Hey y’all, it’s Tiffany.
I want you to take a minute to watch this commercial:
How does each commercial make you feel?
Now, I want you to think of each commercial, but imagine that instead of the father being portrayed, it’s the mother.
Now how does each commercial make you feel?
I’m willing to bet that you laughed at the wrap commercial when it was about the father; but if it were portraying the mother, it would anger you.
But the second commercial, I bet, prompted feelings of tenderness and warmth, no matter which gender it was portraying.
In fact, there’s already been a similar video about mothers:
I want to ask you a question, and I want you to consider it carefully:
When did it become okay for us to mock fatherhood, but revere motherhood? When did it become okay to portray men as clueless and inept, when it would cause riots if motherhood were shown in the same manner?
I’ve been noticing a trend over the years. As women become more confident and more sure of themselves, it also seems to come at the expense of the value of men and fatherhood.
Why? And what damage can this cause?
I want to share some experiences with you about this. And I want you to think about yourself in both positions: in the wife’s place and in the hussbamd’s place.
Teaching Him a Lesson
When we were first married, my husband inadvertently said something that hurt my feelings on our way to my parents’ house for dinner. When I showed up with red eyes, my father asked me if I was okay.
Before I continue this story, I should mention that my parents probably like my husband even more than they like me!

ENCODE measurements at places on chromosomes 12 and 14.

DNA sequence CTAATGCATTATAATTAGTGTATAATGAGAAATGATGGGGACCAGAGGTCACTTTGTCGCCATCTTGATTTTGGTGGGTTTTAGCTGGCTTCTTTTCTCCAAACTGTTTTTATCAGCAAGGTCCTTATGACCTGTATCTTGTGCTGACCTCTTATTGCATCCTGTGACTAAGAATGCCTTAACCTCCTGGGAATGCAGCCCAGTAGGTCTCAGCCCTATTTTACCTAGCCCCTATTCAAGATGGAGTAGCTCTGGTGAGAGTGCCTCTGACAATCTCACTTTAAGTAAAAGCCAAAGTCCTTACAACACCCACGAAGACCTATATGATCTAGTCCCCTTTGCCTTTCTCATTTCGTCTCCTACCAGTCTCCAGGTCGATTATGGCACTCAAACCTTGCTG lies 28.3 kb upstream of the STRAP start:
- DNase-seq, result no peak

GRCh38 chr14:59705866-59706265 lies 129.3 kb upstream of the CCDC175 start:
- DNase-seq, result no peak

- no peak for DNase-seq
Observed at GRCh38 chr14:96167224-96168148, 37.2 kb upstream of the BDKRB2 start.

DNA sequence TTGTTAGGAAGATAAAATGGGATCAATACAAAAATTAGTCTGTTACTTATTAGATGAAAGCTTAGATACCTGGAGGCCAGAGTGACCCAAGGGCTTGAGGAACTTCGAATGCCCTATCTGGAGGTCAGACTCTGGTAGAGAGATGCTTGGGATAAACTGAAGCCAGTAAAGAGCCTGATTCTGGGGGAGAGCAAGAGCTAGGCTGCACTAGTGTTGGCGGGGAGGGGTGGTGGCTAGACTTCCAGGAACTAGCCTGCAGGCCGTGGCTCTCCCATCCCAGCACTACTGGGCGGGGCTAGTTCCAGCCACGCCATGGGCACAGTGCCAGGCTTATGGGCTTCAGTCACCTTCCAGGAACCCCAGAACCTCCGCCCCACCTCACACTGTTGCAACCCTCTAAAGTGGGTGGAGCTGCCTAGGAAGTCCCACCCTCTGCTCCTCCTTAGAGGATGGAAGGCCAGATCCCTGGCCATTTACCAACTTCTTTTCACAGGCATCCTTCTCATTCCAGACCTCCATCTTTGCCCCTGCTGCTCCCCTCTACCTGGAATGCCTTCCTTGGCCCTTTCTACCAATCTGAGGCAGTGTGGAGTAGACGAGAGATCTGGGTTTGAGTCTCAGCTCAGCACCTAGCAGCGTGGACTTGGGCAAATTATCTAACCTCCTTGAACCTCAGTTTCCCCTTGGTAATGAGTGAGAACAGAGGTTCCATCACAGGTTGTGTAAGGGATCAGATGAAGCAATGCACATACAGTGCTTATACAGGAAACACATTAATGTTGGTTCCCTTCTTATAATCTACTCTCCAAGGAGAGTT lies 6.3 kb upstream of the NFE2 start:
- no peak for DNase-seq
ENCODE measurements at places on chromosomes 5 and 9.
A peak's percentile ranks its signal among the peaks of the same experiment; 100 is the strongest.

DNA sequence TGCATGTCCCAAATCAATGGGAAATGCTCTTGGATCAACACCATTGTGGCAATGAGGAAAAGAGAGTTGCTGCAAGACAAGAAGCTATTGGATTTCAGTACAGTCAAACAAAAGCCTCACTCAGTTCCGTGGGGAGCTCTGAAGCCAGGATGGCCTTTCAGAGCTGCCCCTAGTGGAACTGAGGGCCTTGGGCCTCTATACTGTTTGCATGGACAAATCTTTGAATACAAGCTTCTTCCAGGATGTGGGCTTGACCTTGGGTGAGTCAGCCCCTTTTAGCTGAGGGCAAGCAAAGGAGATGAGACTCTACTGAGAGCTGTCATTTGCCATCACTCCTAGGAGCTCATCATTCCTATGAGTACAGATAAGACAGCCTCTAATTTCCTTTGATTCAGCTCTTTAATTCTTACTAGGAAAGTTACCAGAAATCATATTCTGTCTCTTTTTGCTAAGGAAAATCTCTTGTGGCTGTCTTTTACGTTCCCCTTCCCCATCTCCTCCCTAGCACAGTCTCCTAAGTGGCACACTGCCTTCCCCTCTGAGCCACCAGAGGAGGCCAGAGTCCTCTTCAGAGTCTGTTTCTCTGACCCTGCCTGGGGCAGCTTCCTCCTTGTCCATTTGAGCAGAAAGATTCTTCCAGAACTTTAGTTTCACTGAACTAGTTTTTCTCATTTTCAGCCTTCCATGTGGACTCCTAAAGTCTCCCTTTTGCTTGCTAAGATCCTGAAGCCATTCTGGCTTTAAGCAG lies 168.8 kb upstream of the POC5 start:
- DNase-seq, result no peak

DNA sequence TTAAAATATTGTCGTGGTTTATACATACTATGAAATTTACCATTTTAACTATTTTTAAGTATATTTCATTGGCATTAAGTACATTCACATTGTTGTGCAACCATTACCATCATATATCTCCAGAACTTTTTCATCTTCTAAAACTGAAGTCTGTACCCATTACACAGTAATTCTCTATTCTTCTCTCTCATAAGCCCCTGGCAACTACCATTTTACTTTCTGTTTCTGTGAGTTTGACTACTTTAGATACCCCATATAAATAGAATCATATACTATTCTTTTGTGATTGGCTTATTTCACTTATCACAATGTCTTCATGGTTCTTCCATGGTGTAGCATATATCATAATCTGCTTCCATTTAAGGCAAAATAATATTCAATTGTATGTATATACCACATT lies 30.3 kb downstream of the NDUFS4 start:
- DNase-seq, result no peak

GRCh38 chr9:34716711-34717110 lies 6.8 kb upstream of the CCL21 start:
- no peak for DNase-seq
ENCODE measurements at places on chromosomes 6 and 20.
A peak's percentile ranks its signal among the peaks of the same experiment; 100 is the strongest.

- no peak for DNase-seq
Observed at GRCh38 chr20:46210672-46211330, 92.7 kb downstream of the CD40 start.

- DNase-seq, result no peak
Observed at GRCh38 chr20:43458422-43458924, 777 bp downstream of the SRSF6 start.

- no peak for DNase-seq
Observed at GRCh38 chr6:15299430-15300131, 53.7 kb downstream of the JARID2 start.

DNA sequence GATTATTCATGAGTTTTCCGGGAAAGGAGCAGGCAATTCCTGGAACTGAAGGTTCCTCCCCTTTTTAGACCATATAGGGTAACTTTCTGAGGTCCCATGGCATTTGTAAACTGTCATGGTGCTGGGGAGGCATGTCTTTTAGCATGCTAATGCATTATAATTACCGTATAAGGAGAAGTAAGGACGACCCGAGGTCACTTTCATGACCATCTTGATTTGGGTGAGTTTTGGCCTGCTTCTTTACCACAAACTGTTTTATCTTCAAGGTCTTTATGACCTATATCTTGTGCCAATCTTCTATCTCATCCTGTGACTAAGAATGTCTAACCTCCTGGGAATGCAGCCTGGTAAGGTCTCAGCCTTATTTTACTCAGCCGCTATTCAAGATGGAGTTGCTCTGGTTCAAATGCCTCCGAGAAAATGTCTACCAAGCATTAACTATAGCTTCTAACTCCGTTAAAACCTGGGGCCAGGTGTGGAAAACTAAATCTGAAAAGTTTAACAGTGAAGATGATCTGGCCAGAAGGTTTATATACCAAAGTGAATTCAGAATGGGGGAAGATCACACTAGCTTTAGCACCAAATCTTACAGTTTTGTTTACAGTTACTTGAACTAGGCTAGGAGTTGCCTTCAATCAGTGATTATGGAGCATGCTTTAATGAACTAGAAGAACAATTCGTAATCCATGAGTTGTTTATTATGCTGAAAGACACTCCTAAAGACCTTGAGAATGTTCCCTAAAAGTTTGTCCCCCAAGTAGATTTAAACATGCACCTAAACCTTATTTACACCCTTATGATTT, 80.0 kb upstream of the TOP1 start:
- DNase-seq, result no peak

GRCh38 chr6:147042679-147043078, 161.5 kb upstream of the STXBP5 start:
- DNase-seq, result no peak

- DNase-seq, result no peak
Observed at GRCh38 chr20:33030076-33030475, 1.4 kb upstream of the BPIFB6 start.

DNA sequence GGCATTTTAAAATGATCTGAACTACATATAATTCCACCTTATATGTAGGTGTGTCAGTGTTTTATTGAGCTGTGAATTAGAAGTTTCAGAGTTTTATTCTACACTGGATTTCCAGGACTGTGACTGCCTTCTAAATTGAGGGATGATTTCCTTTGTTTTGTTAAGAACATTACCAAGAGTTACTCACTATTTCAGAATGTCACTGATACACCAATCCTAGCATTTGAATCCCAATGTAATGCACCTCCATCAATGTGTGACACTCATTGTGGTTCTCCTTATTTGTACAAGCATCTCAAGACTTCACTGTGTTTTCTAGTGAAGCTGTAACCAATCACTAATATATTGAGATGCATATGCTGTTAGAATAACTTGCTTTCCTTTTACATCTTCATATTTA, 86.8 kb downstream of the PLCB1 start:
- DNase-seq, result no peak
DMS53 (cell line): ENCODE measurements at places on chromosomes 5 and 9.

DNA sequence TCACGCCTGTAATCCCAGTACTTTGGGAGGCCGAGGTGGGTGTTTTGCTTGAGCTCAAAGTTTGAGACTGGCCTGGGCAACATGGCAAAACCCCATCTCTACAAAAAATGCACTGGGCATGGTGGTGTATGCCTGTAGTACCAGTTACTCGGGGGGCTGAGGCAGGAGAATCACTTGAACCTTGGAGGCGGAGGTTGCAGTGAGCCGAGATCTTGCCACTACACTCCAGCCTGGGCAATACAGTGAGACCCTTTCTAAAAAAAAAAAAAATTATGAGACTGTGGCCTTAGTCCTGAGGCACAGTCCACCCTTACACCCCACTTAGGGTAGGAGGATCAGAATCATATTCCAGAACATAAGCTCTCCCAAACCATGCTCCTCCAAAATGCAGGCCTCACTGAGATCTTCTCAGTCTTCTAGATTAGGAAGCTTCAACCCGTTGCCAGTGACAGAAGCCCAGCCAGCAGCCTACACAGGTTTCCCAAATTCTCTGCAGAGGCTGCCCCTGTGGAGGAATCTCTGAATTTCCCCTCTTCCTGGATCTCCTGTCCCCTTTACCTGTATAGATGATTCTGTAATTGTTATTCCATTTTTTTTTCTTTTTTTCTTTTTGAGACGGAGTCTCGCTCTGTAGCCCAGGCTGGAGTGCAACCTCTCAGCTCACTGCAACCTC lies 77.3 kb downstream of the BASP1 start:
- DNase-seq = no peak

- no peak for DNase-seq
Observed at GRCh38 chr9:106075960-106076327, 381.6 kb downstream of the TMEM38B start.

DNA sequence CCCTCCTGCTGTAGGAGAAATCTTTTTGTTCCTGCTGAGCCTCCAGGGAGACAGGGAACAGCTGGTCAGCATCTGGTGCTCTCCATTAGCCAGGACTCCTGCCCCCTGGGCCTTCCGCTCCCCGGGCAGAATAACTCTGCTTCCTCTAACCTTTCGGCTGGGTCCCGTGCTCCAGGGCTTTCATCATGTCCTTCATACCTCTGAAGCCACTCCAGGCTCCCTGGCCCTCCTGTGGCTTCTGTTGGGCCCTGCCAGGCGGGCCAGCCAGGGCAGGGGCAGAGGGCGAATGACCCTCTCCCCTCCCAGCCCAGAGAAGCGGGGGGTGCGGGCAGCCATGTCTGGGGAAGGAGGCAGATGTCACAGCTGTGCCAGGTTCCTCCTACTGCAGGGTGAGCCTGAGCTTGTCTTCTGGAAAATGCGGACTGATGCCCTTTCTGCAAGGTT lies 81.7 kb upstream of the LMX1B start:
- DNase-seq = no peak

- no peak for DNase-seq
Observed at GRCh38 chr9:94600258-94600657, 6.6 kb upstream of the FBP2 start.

I tried to brush it off by saying something flippant, “Oh, I just haven’t trained Phillip how to talk to his wife the right way yet.”
Note: I almost never say things like this. I strongly feel that it is extremely disrespectful to joke about how men aren’t great at “watching kids” or cleaning up laundry, even if it is “just a joke.” But that’s for another day!
My father didn’t laugh; instead he stopped me, looked me straight in the eye, and proceeded to explain a concept and perspective about marriage that I had never considered before. It’s become the most important piece of marriage advice I’d ever heard.
You see, it’s not my place to “train” my husband about anything.
That’s something the world is going to do. At this time, my husband was just finishing his undergrad and was entering the “adult” world of full-time employment and taking care of a family. He was going to be going out into new situations, and the world was going to teach him some very hard, difficult lessons.
The world, you see, is not very forgiving of imperfections and weaknesses. My husband was going to be surrounded every day with people watching what he did, measuring how he performed. And the world was going to force my husband to face up to the areas where he “wasn’t enough.”
Instead, my job is to make our home a haven, a refuge. My husband and our future children would be going out into the world and would be slapped in the face at times with their inadequacies. Our home needed to be a safe place for him to return and work out those lessons.
How would you feel to hear your partner tell others he hadn’t “trained his wife yet” on how to be a good housewife?
A Women’s Retreat
Several years ago, a group of women from church decided to have a retreat for the weekend. They left their children with the fathers, and they went up into a cabin in the woods to have a much-needed break.
While there, they began joking about the state their homes were going to be in when they returned. They laughed as they imagined the disaster in the kitchen, the mismatched clothing on the children, and the general chaos.
After several minutes of this, one woman said, “I would gladly take all the mess in the world if it meant my children could spend this time with their father.”
Her husband had recently passed away from cancer, leaving her alone with three young children. Her words were sobering and profound. Keeping an eternal perspective is one of four important lessons Phillip and I have learned by dealing with my Crohn’s.
Always speaking kindly about your spouse is one of 10 vital tips I share with newlyweds.
How would you want your partner to speak about you when out with the guys?
Get closer to your spouse with these 100 frugal date ideas.